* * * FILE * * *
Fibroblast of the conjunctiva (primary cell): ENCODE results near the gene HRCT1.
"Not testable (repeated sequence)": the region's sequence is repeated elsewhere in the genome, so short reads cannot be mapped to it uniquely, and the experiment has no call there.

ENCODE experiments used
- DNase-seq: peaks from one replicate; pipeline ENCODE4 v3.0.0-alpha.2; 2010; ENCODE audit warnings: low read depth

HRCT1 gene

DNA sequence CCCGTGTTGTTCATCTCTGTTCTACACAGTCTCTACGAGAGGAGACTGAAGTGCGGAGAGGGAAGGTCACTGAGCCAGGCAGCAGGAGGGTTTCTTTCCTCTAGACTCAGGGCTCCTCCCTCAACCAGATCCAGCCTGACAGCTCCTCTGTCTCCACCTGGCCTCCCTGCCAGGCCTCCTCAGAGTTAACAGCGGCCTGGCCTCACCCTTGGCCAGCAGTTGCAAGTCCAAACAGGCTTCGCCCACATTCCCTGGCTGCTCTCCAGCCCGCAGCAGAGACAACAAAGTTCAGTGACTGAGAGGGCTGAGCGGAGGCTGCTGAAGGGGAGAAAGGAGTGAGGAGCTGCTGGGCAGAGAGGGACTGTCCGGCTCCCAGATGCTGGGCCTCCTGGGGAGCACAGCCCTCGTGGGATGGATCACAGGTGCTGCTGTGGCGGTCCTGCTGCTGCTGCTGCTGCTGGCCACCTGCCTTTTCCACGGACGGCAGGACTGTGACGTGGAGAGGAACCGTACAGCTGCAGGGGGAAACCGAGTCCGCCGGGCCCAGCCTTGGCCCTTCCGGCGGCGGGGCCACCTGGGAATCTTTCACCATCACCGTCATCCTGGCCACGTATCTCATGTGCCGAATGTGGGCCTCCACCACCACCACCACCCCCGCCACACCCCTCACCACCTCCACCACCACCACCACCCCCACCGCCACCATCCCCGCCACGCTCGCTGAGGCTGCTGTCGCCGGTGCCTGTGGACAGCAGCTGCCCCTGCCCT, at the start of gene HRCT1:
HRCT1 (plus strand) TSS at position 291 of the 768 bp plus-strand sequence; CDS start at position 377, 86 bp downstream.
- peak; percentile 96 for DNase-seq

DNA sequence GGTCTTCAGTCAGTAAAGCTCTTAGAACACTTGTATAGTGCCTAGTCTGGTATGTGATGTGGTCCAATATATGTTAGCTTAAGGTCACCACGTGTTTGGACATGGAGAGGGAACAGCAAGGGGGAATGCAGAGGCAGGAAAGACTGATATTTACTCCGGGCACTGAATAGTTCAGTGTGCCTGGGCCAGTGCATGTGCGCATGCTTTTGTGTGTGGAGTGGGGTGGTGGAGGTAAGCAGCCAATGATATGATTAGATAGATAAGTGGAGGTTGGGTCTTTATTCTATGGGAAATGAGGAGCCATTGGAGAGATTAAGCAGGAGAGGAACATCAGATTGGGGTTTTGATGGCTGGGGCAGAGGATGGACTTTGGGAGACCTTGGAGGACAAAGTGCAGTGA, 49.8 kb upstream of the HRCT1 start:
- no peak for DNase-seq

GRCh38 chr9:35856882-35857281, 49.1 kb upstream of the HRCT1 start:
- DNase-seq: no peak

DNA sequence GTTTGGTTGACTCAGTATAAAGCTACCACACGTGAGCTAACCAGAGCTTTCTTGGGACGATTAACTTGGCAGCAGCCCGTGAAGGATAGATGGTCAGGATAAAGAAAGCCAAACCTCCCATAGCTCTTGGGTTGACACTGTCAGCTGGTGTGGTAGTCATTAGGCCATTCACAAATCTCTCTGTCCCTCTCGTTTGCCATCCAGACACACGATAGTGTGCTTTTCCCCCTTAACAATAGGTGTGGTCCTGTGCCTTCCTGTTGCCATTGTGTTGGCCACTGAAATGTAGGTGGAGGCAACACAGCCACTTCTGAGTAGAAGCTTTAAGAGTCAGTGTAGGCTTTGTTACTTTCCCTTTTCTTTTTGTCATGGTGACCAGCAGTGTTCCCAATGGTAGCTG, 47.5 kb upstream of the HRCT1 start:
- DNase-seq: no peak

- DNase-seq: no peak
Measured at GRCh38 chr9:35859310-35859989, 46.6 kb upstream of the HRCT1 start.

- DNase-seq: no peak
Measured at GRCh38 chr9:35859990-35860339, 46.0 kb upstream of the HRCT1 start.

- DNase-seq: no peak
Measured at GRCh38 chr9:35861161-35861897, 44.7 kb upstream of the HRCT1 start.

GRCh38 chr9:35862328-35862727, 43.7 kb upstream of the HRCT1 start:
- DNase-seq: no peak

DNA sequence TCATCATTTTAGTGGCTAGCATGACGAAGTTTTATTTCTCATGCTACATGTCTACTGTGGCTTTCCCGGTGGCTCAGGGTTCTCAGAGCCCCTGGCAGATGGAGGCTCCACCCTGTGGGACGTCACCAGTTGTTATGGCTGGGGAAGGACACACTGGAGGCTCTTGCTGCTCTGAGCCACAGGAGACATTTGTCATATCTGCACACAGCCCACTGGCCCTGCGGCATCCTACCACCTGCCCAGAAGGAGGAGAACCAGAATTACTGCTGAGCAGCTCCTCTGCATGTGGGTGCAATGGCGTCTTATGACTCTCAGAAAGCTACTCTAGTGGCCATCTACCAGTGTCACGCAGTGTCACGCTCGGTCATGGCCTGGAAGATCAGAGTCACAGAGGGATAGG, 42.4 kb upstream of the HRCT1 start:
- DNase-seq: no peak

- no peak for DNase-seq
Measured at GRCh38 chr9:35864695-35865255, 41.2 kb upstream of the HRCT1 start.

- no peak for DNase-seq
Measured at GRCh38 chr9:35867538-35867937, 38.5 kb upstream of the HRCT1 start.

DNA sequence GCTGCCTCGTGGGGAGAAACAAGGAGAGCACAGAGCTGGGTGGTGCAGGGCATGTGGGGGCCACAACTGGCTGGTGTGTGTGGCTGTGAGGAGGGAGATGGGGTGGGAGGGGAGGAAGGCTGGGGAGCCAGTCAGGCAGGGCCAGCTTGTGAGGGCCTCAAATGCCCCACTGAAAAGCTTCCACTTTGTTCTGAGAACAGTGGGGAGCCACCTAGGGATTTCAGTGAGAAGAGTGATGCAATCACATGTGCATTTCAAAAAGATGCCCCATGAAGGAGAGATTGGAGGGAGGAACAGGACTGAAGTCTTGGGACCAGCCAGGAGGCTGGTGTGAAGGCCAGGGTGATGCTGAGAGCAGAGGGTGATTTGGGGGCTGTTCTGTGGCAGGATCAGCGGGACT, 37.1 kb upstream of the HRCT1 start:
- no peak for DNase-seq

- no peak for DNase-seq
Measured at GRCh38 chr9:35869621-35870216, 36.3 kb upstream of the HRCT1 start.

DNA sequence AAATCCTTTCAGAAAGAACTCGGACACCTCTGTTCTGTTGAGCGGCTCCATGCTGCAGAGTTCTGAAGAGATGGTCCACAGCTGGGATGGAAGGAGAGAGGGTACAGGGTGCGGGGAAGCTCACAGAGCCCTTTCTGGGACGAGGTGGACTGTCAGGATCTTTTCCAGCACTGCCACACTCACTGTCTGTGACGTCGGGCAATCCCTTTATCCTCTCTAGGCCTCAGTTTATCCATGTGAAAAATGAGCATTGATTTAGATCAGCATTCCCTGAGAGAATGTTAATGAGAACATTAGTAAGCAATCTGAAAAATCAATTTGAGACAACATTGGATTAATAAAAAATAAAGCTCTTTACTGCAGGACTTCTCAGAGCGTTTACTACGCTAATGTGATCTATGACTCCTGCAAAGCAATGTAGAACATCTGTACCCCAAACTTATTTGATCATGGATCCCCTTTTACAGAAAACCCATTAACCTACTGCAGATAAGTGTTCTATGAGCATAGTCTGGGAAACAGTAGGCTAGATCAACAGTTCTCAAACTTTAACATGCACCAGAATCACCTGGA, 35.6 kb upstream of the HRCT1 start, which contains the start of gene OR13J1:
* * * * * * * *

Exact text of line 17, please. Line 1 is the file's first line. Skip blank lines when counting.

- DNase-seq: no peak